Protective effects of estradiol and dihydrotestosterone following spinal cord injury

Spinal cord injury (SCI) results in lesions that destroy tissue and disrupt spinal tracts, producing deficits in locomotor and autonomic function. We previously demonstrated that motoneurons and the muscles they innervate show pronounced atrophy after SCI, and these changes are prevented by treatment with testosterone. Here, we assessed whether the testosterone active metabolites estradiol and dihydrotestosterone have similar protective effects after SCI. Young adult female rats received either sham or T9 spinal cord contusion injuries and were treated with estradiol, dihydrotestosterone, both, or nothing via Silastic capsules. Basso-Beattie-Bresnahan locomotor testing was performed weekly and voiding behavior was assessed at 3 weeks post-injury. Four weeks after SCI, lesion volume and tissue sparing, quadriceps muscle fiber cross-sectional area, and motoneuron dendritic morphology were assessed. Spontaneous locomotor behavior improved after SCI, but hormone treatments had no effect. Voiding behavior was disrupted after SCI, but was significantly improved by treatment with either estradiol or dihydrotestosterone; combined treatment was maximally effective. Treatment with estradiol reduced lesion volume, but dihydrotestosterone alone and estradiol combined with dihydrotestosterone were ineffective. SCI-induced decreases in motoneuron dendritic length were attenuated by all hormone treatments. SCI-induced reductions in muscle fiber cross-sectional areas were prevented by treatment with either dihydrotestosterone or estradiol combined with dihydrotestosterone, but estradiol treatment was ineffective. These findings suggest that deficits in micturition and regressive changes in motoneuron and muscle morphology seen after SCI are ameliorated by treatment with estradiol or dihydrotestosterone, further supporting a role for steroid hormones as neurotherapeutic agents in the injured nervous system.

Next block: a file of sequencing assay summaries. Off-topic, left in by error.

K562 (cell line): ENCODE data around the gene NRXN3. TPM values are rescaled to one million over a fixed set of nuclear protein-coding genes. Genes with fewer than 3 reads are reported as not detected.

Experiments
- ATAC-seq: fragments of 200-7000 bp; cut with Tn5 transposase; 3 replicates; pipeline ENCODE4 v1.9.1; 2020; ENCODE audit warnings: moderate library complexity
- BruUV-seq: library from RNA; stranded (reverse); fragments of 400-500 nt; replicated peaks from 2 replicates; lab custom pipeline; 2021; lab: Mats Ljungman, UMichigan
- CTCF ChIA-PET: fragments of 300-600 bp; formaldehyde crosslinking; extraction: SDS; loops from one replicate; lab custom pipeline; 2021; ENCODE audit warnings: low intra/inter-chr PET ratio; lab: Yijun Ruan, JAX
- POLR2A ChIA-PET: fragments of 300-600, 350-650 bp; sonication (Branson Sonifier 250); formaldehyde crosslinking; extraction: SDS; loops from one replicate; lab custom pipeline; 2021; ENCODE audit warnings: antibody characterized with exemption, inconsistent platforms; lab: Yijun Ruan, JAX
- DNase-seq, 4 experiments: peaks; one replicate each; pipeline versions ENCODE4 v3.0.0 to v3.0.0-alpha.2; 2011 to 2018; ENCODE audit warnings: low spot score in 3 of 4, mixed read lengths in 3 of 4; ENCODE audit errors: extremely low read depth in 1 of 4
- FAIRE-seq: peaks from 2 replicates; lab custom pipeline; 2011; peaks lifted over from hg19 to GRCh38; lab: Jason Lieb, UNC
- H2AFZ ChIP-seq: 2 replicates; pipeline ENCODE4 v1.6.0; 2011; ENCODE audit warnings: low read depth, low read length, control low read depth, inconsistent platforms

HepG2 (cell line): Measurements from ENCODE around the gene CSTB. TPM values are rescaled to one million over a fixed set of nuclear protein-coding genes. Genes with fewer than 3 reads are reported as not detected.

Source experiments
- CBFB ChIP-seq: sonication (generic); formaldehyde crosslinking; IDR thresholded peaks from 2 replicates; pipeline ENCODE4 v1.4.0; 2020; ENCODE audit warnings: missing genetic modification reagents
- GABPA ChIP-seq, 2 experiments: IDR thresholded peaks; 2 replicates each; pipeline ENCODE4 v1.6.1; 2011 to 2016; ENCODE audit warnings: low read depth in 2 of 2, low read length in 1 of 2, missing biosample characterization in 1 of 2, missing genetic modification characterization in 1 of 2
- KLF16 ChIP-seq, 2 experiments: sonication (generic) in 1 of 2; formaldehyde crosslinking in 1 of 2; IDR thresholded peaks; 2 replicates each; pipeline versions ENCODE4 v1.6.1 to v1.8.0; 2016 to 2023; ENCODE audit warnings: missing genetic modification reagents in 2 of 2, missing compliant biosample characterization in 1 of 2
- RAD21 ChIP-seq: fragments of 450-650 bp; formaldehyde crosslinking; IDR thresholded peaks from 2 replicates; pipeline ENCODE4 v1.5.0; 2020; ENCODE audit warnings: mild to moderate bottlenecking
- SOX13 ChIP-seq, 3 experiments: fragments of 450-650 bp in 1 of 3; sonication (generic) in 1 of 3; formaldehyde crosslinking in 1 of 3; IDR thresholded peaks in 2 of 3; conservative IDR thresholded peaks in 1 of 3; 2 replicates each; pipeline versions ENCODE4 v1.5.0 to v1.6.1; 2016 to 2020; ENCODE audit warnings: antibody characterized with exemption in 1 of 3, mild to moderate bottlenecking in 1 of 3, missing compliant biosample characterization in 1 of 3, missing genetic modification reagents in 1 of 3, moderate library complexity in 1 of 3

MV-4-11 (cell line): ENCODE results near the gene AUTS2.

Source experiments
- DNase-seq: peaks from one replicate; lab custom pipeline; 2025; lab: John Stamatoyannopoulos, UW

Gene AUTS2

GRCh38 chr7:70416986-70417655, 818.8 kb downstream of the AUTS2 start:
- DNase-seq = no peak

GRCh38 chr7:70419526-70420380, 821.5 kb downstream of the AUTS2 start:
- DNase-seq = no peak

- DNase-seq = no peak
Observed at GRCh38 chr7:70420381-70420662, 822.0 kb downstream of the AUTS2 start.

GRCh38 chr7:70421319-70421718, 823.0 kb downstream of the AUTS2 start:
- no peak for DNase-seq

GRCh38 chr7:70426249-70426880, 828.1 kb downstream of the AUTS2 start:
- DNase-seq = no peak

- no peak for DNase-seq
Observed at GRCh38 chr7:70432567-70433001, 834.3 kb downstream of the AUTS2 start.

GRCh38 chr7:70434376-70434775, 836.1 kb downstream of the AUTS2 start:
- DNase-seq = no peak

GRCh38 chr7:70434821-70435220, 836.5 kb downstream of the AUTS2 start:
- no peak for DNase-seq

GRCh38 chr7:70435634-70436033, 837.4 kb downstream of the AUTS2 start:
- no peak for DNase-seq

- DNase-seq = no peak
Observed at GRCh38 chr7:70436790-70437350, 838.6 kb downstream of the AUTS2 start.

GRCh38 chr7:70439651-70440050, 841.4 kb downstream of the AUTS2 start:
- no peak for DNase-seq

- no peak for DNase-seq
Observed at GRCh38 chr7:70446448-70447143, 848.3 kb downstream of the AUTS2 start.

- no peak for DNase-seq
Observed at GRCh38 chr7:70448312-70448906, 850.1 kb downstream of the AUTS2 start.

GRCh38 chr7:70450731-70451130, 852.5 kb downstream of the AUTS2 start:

Publication Date:
Mar 15 2018
Date Submitted:
Nov 21 2018
ISSN:
1557-9042
Citation:
Journal of Neurotrauma
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 Record created 2018-11-21, last modified 2019-04-03


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